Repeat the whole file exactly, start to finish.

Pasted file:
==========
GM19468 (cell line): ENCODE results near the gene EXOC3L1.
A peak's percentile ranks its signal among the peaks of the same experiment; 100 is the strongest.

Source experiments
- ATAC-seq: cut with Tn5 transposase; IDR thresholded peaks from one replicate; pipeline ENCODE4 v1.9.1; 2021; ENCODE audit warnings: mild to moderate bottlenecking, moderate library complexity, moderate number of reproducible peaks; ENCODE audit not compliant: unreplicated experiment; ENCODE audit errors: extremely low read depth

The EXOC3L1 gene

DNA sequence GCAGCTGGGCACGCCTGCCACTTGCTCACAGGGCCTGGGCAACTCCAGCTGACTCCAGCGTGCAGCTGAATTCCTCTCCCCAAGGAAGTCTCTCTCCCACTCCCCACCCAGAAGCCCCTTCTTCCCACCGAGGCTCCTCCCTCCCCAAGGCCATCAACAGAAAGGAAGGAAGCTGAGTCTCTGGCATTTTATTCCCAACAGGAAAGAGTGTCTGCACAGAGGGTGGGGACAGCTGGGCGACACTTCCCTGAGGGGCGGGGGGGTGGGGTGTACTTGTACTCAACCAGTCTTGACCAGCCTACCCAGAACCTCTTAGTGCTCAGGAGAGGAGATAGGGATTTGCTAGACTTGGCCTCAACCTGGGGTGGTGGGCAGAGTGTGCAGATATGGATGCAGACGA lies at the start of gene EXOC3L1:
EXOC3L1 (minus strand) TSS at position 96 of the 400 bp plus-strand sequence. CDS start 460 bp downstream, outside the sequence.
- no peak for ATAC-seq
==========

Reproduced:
GM19468 (cell line): ENCODE results near the gene EXOC3L1.
A peak's percentile ranks its signal among the peaks of the same experiment; 100 is the strongest.

Source experiments
- ATAC-seq: cut with Tn5 transposase; IDR thresholded peaks from one replicate; pipeline ENCODE4 v1.9.1; 2021; ENCODE audit warnings: mild to moderate bottlenecking, moderate library complexity, moderate number of reproducible peaks; ENCODE audit not compliant: unreplicated experiment; ENCODE audit errors: extremely low read depth

The EXOC3L1 gene

DNA sequence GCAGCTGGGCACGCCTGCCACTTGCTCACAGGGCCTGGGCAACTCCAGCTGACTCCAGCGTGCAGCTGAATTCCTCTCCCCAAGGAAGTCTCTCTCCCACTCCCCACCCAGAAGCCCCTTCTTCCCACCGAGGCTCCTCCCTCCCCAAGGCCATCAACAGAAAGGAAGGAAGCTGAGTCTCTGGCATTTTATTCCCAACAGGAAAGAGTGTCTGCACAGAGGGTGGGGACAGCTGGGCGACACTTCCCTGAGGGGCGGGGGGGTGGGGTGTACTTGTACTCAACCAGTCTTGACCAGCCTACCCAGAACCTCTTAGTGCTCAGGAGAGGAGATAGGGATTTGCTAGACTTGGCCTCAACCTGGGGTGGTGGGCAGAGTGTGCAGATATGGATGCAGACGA lies at the start of gene EXOC3L1:
EXOC3L1 (minus strand) TSS at position 96 of the 400 bp plus-strand sequence. CDS start 460 bp downstream, outside the sequence.
- no peak for ATAC-seq